The project is commissioned by Stamford Center for the Arts (SCA) in Stamford, CT, toward a possible full production there this October.
The reading will feature Robin Weigert (Broadway's Noises Off, HBO's "Deadwood"), Matthew Gumley, Arthur Acuña, Dan Bittner and an actor to be named. Playing the ghosts (who are also the lead singers and musicians) are popular indie rockers David Poe and Holly Brook.
The reading comes a year after an earlier formative, casual 2007 reading in Manhattan, in which Sheik himself strummed guitar. Sheik contributes music and lyrics to the show; Jarrow is the librettist and co-lyricist.
Keith Powell — associate artistic director at SCA and founder of Delaware's Contemporary Stage Company — directs the project. He brought the idea of the show to Sheik. The musical was inspired by a day trip Powell took in Maine a few years ago, when he was acting in New England. He toured some local lighthouses and heard ghost stories about the dwellings.
"I called Duncan Sheik and said, 'I don't know exactly what I want to do with you, but I know I want it to include ghosts and lighthouses,'" Powell said. The show focuses on a boy (Gumley) who, after his father dies in World War II, lives with his aunt (Weigert) in a remote, haunted lighthouse in New England. The negative, darkly comic ghosts there tell him that the Japanese lighthouse keeper (played by Acuña) is an enemy spy.
Sheik is planning to release songs he wrote for Whisper House as his next album. "This will not be a cast album, but a personal album by Duncan," Powell told Playbill.com. Powell will direct the album's animated music video, "Earthbound, Starlight," which Powell called "a prequel to the events of the play."
Visually, "the entire production will be very Edward Gorey-esque. Stark and dark and bare," Powell said, adding that the music serves the story in an unconventional way, "almost like a soundtrack."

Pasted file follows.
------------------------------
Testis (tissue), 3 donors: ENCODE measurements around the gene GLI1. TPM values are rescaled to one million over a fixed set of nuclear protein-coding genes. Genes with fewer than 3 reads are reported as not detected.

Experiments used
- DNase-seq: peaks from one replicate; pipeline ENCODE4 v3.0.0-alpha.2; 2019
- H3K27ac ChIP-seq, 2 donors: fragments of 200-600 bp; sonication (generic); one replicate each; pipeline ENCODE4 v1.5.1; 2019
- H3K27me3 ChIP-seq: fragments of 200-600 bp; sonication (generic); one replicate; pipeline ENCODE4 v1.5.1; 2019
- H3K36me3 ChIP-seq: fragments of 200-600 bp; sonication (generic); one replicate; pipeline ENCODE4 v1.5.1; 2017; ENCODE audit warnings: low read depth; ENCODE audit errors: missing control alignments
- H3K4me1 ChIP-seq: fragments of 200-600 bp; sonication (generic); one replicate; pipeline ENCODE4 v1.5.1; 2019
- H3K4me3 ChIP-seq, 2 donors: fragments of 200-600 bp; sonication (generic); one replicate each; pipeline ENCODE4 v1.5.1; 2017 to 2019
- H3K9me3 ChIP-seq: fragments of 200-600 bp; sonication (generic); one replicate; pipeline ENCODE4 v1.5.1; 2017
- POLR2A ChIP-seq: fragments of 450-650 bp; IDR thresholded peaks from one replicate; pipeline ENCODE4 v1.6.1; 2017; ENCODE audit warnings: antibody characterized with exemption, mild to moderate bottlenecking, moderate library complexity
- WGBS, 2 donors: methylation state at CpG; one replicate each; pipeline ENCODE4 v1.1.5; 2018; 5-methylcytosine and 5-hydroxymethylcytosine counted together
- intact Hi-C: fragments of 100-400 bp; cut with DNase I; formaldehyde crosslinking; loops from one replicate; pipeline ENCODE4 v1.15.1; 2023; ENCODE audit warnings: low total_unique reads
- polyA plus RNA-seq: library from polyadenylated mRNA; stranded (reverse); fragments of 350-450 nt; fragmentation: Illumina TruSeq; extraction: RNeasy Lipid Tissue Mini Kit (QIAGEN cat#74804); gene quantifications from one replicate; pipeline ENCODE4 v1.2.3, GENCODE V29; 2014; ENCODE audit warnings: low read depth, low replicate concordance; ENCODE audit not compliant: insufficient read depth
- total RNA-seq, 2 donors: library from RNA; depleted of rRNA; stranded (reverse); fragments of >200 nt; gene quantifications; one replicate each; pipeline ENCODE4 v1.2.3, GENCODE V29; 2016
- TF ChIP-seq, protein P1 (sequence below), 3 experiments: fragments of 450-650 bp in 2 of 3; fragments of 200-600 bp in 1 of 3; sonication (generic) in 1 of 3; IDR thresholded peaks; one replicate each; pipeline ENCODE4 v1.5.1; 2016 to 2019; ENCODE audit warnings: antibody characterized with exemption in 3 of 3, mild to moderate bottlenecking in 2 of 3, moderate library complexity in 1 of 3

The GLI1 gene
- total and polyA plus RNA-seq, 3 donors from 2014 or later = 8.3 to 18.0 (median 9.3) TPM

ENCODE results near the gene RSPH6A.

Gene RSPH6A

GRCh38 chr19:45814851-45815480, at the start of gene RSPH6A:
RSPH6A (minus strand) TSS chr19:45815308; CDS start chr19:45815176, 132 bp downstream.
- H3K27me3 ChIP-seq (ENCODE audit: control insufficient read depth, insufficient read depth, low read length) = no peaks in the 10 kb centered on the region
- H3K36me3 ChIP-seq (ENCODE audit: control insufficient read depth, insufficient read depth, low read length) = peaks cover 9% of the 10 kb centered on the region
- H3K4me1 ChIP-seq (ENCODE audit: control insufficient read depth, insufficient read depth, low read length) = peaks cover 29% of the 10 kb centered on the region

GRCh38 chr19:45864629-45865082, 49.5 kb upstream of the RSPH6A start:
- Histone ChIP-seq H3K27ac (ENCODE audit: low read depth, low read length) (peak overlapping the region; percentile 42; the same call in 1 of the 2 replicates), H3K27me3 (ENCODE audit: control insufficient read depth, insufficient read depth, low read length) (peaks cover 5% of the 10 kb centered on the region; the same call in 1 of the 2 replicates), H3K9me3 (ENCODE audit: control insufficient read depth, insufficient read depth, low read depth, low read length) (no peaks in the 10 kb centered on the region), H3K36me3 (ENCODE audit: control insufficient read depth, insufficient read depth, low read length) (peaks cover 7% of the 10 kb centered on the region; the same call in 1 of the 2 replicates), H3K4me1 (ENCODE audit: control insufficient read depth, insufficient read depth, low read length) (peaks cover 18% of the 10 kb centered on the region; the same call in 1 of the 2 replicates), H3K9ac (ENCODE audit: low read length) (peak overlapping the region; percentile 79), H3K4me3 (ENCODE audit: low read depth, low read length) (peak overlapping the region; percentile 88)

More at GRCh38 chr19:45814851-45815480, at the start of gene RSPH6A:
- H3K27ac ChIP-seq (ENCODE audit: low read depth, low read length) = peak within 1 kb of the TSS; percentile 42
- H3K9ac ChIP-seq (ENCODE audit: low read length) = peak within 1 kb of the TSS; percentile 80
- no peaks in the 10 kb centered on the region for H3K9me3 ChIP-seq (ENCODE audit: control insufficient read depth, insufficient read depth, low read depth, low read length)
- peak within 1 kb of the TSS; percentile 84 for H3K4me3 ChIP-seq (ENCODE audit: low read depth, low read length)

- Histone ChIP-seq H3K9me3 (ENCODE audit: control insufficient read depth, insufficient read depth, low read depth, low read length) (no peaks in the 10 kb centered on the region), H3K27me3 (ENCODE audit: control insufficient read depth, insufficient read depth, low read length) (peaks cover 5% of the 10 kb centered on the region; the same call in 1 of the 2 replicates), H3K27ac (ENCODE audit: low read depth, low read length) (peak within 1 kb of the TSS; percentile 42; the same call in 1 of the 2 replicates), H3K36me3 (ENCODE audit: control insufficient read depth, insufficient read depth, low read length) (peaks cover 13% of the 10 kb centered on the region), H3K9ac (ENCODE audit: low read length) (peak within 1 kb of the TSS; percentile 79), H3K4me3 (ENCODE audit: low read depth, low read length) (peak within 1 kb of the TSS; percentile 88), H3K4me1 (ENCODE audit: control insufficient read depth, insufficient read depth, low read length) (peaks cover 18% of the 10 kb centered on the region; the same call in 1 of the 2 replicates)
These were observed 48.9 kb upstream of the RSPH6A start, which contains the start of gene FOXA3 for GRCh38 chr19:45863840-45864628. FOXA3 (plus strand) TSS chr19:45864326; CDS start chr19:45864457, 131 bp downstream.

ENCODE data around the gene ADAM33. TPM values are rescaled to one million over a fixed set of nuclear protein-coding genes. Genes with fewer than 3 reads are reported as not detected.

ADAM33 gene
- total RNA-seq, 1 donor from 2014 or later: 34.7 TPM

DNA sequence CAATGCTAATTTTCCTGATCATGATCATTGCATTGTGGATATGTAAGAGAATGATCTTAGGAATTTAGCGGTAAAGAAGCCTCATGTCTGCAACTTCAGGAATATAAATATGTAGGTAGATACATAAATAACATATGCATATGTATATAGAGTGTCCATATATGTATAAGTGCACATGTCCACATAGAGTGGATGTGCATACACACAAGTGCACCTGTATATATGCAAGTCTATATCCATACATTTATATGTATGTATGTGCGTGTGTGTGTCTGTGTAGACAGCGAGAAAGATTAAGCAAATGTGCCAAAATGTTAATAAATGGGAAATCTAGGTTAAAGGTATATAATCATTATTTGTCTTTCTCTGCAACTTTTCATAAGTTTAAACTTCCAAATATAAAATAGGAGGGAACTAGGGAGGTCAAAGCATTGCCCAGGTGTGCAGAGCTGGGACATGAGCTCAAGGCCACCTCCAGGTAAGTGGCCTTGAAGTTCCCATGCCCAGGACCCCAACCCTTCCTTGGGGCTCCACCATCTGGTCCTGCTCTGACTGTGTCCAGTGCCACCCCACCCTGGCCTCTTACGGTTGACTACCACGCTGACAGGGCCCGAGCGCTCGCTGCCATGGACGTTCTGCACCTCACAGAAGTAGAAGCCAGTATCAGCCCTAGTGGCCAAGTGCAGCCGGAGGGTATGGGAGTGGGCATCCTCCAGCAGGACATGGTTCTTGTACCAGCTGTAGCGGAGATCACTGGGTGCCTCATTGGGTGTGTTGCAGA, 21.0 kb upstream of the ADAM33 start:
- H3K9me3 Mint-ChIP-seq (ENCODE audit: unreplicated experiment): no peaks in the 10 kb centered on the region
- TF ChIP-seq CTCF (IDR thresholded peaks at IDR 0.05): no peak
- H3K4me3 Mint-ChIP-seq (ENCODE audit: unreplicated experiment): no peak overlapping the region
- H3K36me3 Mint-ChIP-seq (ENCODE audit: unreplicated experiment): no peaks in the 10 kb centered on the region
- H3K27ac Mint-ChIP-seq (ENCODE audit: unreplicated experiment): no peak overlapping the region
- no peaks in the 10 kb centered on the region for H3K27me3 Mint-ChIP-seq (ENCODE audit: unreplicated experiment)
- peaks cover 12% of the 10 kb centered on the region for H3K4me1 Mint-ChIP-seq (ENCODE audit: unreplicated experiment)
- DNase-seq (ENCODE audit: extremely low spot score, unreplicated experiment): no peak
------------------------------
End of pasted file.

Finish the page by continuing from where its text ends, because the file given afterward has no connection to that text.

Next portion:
In spring 2007 Sheik described Whisper House this way: "Basically, it's [about] a young boy [whose] father's killed in World War II, and the mother kind of has gone crazy, so he's sent to live with his aunt on the coast of Connecticut. She lives in a lighthouse. And the ghosts [are] the embodiments of all his fears but also all of his desires and his confused way of making his way in this world, having lost his parents and living in this remote place that feels very haunted. I would leave it to the audience as to whether the ghosts are real or a projection of his own making. There's a little bit of ambiguity there.
"They kind of function a little bit as a Greek chorus, if you will," Sheik said. "They're on stage. They're part of the play, but they're also the band, and they sing these songs that are in some way commentary on what's going on."
Jarrow penned book, music and lyrics to the Obie Award-winning A Very Merry Unauthorized Children's Scientology Pageant. He also penned the music and lyrics to the recent well-reviewed Off-Broadway indie-rock musical Hostage Song.
Stamford Center for the Performing Arts, the Connecticut organization that presents and produces at two commuter-friendly venues just north of New York City, commissioned the project after Powell brought the project to the attention of Stamford's executive director Kenneth A. Wesler.
The musical would be part of SCA's refreshed effort to establish itself as a resident Equity theatre, with an identity of producing new works that you can't necessarily see in New York City.